A wet week will kick off Monday morning with the arrival of the second in a string of five back-to-back storms that are expected to douse Southern California every day through Thursday.
Most of the rainfall is expected to be light to moderate and not severe enough to produce major debris flows. But authorities warn that periodic bands of heavier rain could generate roadway flooding and shallow mudslides or debris flows, like the one that covered a stretch of Pacific Coast Highway and trapped cars in Malibu earlier this month.
Still, authorities on Sunday afternoon issued voluntary evacuation warnings to communities near the Holy fire burn area, citing the potential for dangerous debris flows.
“People in these zones SHOULD GO NOW — this is the safest time to leave,” said an alert from Cal Fire and the Riverside County Fire Department.
The storm arriving early Monday could be the heaviest, dropping half an inch to 2 inches of rain in Los Angeles County, according to the National Weather Service. Mountain areas could see 6 to 12 inches of snow and wind gusts up to 60 mph, creating hazardous winter driving conditions.
More rain will continue blowing in each day, forecasters said. Los Angeles is expected to see a quarter of an inch to 1 inch of precipitation each day through Thursday, with higher amounts in the foothills and mountains, according to the weather service.
The area already has seen above average rainfall so far this season. Downtown Los Angeles typically sees 5.37 inches from Oct. 1 to this point in the year.
By week’s end, the storms could bring 2 to 4 inches of rainfall to downtown, on top of the 5.75 inches that’s already fallen since Oct. 1, the weather service said.
Forecasters are hopeful that gentle rains will prevail, but still worry that as the wet week progresses, hillsides saturated by one storm become more prone to slippage from the next.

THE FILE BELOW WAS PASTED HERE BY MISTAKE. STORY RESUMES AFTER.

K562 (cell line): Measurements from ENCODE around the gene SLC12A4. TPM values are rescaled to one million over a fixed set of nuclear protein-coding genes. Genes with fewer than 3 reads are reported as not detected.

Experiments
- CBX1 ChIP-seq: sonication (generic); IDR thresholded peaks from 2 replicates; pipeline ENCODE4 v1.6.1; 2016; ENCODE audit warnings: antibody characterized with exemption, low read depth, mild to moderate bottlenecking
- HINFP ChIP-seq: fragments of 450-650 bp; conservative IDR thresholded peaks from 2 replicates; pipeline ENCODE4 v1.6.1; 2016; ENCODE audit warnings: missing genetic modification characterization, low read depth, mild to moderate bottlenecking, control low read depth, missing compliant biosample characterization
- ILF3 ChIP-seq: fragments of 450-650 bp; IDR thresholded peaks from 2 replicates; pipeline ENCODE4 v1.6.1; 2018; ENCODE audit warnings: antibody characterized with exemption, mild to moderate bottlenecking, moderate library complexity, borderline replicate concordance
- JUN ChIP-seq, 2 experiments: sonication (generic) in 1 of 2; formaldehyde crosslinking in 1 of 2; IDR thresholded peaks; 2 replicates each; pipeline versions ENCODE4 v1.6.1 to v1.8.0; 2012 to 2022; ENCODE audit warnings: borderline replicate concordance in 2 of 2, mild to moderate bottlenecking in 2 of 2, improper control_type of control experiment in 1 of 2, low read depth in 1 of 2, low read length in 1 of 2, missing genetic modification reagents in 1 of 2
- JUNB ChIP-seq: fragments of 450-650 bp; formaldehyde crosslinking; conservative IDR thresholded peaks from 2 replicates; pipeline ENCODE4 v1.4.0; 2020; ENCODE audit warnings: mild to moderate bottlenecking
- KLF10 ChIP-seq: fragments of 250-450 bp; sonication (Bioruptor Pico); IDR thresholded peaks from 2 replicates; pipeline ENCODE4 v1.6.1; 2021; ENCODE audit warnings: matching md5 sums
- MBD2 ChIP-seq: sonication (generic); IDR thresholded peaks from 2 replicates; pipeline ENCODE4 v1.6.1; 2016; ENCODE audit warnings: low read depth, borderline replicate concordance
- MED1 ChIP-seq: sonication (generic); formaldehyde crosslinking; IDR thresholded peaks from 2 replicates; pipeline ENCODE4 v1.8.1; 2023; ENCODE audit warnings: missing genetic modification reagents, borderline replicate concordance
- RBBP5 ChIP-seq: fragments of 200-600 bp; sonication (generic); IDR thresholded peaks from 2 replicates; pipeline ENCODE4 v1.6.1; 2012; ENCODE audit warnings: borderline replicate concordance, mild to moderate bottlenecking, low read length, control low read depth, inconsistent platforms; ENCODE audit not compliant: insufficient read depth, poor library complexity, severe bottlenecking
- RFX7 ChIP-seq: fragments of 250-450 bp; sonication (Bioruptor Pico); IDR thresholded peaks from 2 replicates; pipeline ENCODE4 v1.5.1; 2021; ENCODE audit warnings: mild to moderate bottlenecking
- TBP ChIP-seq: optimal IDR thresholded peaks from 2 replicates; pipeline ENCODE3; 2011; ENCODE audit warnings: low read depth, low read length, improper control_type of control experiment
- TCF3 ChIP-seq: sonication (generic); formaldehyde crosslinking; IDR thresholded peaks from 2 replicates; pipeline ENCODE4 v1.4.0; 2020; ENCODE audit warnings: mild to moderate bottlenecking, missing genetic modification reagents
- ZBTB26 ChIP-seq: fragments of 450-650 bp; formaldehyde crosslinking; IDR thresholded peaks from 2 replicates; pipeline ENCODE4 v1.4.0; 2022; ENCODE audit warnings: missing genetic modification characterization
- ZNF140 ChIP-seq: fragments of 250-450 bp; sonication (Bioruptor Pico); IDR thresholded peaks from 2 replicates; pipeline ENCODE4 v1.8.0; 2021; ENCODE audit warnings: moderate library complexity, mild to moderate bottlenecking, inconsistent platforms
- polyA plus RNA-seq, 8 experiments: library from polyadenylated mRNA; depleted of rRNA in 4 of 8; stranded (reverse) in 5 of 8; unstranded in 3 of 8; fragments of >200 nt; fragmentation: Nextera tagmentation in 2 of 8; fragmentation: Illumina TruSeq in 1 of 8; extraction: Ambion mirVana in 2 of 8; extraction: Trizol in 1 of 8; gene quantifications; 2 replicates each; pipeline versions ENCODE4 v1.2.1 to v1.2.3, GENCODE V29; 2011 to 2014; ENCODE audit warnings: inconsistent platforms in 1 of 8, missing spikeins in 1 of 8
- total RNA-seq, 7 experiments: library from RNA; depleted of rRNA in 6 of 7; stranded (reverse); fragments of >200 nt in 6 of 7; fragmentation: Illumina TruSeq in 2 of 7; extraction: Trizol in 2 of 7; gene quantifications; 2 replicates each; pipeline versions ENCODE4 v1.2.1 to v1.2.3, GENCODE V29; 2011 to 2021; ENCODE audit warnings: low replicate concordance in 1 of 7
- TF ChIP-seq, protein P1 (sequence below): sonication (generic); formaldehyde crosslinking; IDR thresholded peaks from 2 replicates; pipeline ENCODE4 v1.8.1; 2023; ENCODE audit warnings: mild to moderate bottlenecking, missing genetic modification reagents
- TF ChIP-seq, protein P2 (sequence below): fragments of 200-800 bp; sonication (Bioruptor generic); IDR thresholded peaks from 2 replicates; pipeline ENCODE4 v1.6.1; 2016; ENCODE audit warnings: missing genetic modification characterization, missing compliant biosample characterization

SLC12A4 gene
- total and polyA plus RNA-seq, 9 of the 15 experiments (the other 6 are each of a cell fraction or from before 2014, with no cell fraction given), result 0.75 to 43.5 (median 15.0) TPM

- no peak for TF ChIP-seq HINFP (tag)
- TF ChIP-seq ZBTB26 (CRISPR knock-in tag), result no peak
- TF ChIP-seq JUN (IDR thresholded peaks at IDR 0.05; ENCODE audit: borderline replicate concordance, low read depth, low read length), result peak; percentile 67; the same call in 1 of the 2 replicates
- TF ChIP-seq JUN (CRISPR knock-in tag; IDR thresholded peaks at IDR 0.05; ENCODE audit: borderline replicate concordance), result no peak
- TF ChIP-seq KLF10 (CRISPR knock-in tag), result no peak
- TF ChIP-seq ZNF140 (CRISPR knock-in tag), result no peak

“We’d prefer to have them a little more spaced out, but if we can continue to go like this where we can get the rain we need without it causing damage, that's wonderful,” said Kathy Hoxsie, a meteorologist with the National Weather Service in Oxnard.
Officials urged residents in and around the Woolsey fire burn areas to remain vigilant, as even small amounts of rain can unleash dangerous mudflows with little or no warning.
“Peak rainfall rates may result in significant mud and debris flow, and we encourage Woolsey fire survivors to be ready to evacuate at a moment’s notice,” Los Angeles County Fire Chief Daryl L. Osby said in a statement.
Officials urged the public to avoid flood control channels and other waterways and to steer clear of low-lying areas, canyons or steep slopes, which are at the greatest risk of mudslides and falling debris.
Along the coast, the storms are also generating high surf with the potential for dangerous rip currents. When combined with rising tides in the coming days, forecasters said, the storms are likely to cause minor coastal flooding along low-lying stretches of coastline, including parts of Orange County.
In Southern California, it’s unusual to have such steady rainfall, experts said, and stormy weather patterns typically don’t last longer than about three weeks. Downtown L.A. gets about 15 inches of rain annually on average, much of it from a small number of winter storms.
But for the next few days, Southern Californians should leave the house each morning assuming it’s going to rain.
“It might not be heavy rain, it might be light enough that you can walk to the car without putting up an umbrella,” Hoxsie said, “but you should probably have an umbrella or rain jacket handy.”
So far the area has been lucky, forecasters said, that the rain has remained relatively gentle, providing much-needed water without the type of intense downpours that can set loose burned hillsides and cause catastrophic flooding or mudflows.